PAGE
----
As we pushed out into the current, the crowd on the bank we started from bade us a sorrowful “good bye, boys!” - one man, he was from New York, took off his hat and bowed, and the spectators along the canyon held their breath - to see the little craft rushing as they thought to destruction. Cameron, seated in the stern, tried to steer with a paddle while I near the bow, manipulated the oars. I remember seeing the banks flying past at a furious rate and, as we went over the falls and struck the first White Horse wave the canoe for an instant stood almost on end, then as suddenly took a plunge that gave me a soaking.
In the next moment the craft was whirled around twice and about the time I expected it to upset, the rapids were behind us and danger past. The canoe was near half full of water so we quickly made for shore and unloaded our goods - while the crowd cheered. So rapidly was the program run off that the stuff did not have time to get wet.
It was all very delightful and exciting and I enjoyed the experience immensely, but I do not think I care to repeat it, at least in a canvas canoe. It is laughable, looking back upon it from this distance, to think that for a few days we considered the performance as rather remarkable.
The remainder of this trip, excepting the passage of Lake Laberge, was without any unusual incident. The weather was generally fine but grew colder as we traveled into the north. Flies bothered us greatly and in consequence of their attentions my face swelled about two sizes, but the cold weather put and end to the pests. I think I would have made a good picture as the “Don’t ride the White Horse.”
Of course there were times when it became rather monotonous, especially as I rowed for about ten hours every day, but on the whole the trip was a pleasant one and I enjoyed it. The scenery along the route is fine particularly on Lake Bennett, which has high rugged, snow-crowned mountains on either side and the lake being narrow, with several islands, beautiful views unfolded as we journeyed north. And where is now nothing but snow and ice, when we passed, the colors of autumn flamed in all their glory - against the background of old gray, granite mountains and the masses of light and dark green, red and brown, gleamed brilliant particles of crimson and gold.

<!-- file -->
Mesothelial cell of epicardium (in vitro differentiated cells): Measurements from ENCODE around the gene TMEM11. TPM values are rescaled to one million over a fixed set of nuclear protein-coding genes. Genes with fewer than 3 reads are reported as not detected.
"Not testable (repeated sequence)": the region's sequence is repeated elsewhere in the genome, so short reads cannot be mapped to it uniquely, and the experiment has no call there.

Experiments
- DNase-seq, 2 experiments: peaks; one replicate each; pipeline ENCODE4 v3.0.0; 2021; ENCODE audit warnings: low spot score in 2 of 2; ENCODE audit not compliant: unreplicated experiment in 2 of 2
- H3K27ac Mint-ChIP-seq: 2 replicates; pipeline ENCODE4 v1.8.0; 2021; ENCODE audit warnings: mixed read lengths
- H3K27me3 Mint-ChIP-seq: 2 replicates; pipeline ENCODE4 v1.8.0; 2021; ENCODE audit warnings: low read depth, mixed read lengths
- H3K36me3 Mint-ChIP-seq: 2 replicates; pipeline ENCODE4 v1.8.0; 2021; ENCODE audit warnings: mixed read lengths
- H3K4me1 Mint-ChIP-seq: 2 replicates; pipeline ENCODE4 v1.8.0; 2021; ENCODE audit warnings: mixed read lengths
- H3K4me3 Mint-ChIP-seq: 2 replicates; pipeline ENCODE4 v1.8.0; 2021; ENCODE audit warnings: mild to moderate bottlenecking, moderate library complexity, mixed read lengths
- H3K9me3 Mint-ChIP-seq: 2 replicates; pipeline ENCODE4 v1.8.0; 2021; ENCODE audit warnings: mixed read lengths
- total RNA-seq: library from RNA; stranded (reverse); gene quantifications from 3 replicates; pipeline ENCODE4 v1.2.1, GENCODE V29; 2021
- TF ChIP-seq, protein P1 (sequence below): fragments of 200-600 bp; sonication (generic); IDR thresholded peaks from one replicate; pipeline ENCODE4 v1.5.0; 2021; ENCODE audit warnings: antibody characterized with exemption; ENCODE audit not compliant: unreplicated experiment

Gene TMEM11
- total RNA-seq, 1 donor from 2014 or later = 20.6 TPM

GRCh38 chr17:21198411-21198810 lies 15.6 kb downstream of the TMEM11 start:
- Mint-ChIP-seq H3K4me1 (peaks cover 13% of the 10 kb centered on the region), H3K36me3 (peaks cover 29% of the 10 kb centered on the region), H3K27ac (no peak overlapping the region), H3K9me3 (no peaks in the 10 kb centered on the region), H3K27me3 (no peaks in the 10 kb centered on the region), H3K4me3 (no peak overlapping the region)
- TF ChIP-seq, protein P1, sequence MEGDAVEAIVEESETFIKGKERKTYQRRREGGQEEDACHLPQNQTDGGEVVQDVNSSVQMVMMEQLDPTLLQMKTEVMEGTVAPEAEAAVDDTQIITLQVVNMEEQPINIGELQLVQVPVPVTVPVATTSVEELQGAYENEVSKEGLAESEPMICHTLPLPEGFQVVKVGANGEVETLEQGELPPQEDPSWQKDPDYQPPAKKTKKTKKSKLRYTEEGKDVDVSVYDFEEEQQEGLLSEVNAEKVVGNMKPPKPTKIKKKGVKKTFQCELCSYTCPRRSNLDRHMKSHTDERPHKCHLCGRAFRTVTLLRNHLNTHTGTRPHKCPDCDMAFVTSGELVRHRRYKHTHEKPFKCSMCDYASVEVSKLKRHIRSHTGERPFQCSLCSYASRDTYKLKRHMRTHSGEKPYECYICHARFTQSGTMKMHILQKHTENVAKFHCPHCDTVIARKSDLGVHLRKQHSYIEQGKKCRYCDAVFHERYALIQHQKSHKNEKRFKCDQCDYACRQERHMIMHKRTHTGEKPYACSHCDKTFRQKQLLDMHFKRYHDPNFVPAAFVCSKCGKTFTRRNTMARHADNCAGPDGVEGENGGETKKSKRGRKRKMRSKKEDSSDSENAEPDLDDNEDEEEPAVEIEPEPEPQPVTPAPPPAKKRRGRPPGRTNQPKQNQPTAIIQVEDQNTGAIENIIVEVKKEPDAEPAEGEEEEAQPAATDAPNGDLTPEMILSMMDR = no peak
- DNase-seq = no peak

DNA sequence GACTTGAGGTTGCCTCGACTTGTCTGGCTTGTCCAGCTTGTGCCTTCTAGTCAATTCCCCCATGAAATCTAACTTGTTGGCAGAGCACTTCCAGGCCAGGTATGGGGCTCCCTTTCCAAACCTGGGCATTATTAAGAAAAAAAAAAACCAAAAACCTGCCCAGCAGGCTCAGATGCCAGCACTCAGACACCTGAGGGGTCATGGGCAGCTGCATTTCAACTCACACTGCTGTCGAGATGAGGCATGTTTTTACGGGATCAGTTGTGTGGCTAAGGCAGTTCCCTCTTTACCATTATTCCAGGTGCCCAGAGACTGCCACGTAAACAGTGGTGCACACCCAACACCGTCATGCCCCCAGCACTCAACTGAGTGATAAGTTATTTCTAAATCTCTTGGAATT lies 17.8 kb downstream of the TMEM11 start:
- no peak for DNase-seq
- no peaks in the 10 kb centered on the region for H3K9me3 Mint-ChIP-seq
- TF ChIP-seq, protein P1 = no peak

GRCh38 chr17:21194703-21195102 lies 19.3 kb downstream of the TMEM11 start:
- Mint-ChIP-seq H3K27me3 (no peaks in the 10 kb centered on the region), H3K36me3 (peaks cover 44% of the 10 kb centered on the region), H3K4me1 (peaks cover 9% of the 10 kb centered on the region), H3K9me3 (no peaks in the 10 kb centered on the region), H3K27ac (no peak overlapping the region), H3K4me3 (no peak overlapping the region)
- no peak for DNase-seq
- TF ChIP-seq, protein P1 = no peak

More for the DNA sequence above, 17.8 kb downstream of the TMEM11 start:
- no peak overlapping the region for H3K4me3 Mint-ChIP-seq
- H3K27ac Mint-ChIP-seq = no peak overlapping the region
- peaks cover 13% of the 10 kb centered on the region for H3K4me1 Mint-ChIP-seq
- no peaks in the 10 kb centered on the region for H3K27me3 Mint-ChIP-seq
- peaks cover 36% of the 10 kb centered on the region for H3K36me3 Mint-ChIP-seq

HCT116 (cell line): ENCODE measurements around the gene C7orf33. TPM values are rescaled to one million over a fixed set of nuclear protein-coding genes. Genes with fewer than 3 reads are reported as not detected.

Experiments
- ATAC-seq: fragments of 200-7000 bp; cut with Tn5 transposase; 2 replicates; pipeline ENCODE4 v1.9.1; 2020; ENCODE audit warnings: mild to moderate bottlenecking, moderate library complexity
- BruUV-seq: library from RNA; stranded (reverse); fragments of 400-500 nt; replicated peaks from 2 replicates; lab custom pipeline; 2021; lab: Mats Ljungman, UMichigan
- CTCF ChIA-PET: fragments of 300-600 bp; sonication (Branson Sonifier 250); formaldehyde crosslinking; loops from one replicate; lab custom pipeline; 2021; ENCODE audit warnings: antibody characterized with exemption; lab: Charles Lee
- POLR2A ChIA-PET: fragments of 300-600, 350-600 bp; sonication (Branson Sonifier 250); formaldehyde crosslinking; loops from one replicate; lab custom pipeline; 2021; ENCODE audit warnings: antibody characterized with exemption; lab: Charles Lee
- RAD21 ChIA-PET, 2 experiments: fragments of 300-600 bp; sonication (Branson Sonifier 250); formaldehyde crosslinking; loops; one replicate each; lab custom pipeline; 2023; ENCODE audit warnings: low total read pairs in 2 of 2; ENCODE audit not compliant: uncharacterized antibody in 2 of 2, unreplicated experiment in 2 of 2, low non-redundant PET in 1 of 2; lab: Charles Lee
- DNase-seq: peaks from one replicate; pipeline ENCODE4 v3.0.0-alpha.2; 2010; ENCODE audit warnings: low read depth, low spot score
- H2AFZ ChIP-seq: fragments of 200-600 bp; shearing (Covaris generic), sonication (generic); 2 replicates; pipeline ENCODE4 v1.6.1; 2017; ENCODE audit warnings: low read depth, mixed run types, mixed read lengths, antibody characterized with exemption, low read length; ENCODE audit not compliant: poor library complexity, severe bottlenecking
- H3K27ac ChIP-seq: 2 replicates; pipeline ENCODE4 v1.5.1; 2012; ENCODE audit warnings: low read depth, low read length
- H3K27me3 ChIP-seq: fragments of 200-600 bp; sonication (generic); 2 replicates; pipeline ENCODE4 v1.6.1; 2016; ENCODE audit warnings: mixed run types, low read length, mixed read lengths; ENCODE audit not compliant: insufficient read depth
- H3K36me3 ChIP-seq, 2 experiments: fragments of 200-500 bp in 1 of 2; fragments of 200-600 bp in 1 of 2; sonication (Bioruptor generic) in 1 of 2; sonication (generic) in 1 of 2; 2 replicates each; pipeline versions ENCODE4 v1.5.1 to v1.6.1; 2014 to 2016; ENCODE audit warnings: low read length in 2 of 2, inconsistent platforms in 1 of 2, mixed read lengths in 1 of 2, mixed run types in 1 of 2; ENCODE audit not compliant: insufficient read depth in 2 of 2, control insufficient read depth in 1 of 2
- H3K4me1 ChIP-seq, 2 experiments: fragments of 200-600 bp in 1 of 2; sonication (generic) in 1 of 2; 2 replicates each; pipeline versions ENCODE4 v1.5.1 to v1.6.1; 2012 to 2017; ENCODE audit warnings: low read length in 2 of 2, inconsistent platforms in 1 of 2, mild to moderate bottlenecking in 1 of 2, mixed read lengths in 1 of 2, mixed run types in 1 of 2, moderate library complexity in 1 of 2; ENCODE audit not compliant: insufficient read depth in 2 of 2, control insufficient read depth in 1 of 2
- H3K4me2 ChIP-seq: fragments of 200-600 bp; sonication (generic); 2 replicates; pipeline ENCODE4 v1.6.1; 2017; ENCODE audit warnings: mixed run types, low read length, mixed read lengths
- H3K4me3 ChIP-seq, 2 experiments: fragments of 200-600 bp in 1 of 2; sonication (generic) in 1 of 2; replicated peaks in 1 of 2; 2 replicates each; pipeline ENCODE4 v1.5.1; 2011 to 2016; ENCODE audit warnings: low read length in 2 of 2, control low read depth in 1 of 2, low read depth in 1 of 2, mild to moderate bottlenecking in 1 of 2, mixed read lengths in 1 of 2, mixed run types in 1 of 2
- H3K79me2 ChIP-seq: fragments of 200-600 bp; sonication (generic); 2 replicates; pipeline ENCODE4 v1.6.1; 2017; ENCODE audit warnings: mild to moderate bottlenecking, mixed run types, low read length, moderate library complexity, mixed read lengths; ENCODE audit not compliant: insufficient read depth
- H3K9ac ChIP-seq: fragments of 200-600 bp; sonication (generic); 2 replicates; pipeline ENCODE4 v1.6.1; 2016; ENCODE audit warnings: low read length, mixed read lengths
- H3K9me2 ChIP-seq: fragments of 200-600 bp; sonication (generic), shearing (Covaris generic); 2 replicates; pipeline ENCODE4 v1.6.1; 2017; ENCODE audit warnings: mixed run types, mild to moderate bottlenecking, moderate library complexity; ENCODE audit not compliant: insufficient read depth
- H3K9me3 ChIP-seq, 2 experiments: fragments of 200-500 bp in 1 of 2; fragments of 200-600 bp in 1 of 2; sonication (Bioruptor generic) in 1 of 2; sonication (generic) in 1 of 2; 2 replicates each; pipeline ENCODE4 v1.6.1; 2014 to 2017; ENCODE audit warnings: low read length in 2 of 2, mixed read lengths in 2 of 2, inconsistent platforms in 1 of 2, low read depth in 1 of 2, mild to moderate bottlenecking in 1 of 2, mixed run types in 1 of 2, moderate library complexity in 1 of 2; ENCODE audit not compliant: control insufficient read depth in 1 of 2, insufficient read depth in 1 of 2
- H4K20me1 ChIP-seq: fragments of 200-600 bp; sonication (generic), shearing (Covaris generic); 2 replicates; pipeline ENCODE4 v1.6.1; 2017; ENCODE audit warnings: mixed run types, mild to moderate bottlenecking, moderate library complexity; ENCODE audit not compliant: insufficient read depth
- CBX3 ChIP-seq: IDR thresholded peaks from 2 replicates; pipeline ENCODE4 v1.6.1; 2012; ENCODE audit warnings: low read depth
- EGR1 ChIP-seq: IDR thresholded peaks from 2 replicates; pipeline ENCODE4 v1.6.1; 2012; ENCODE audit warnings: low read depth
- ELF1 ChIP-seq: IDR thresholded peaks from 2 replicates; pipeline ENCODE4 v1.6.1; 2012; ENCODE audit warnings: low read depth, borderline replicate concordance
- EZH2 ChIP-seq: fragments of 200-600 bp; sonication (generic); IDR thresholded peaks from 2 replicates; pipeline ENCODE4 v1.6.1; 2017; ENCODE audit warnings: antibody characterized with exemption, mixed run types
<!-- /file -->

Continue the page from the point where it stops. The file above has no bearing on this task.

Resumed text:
The most uncomfortable part of this trip was crossing the lakes, on account of the high winds that seemed to blow almost incessantly, raising a heavy swell and keeping one in constant fear of swamping. In this respect Lake Laberge is particularly bad and we were lined up for two days on its west side waiting for the wind to subside.
We reached the Klondike River sixteen days after leaving Lake Bennett. For about two miles the shore was lined with boats, a great many of them having just arrived and more coming with every hour. At last we had reached the land of gold.
|Klondike stampeders climbing up the “Golden Stairs” on the Chilkoot Pass Trail. (Courtesy of Library of Congress, 1898)|
|Stampeders running the Whitehorse Rapids in a small boat. (Courtesy Special Collections, University of Washington Libraries, 1898)|
(Sources: Fraser family records, courtesy of Connie Fraser Kiely)
Next Time: Jack’s Great Alaskan Adventure - II
Back to List of Columns